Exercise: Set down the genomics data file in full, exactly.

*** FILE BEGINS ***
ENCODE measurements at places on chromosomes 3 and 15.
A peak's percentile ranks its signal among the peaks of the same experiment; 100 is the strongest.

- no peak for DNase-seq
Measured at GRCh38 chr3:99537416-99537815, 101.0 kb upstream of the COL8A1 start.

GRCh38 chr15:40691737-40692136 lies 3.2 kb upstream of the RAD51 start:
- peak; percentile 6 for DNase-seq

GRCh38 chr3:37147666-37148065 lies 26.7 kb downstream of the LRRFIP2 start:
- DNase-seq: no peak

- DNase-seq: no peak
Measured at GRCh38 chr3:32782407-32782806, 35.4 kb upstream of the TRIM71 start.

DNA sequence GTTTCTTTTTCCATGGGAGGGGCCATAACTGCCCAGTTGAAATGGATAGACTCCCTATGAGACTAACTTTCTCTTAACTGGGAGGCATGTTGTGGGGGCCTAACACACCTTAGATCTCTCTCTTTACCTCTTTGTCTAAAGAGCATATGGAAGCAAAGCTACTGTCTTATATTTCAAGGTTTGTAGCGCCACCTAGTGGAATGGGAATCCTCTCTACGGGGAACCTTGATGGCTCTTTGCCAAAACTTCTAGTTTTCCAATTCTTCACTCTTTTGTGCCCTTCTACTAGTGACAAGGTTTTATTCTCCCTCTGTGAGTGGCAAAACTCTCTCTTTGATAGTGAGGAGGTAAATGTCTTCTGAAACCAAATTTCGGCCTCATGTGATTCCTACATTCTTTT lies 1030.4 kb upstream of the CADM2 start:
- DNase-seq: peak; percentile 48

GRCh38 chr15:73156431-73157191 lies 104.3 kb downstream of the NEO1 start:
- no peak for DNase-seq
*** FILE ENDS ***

ENCODE measurements at places on chromosomes 3 and 15.
A peak's percentile ranks its signal among the peaks of the same experiment; 100 is the strongest.

- no peak for DNase-seq
Measured at GRCh38 chr3:99537416-99537815, 101.0 kb upstream of the COL8A1 start.

GRCh38 chr15:40691737-40692136 lies 3.2 kb upstream of the RAD51 start:
- peak; percentile 6 for DNase-seq

GRCh38 chr3:37147666-37148065 lies 26.7 kb downstream of the LRRFIP2 start:
- DNase-seq: no peak

- DNase-seq: no peak
Measured at GRCh38 chr3:32782407-32782806, 35.4 kb upstream of the TRIM71 start.

DNA sequence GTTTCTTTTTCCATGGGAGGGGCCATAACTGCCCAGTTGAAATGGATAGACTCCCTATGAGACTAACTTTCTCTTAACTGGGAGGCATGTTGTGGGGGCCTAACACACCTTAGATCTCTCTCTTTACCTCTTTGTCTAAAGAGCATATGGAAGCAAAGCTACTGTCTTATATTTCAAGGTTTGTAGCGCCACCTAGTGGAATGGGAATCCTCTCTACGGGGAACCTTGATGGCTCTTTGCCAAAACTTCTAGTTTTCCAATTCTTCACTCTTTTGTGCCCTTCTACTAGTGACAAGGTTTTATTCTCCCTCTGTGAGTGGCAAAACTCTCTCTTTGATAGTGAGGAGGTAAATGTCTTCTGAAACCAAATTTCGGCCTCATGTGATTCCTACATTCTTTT lies 1030.4 kb upstream of the CADM2 start:
- DNase-seq: peak; percentile 48

GRCh38 chr15:73156431-73157191 lies 104.3 kb downstream of the NEO1 start:
- no peak for DNase-seq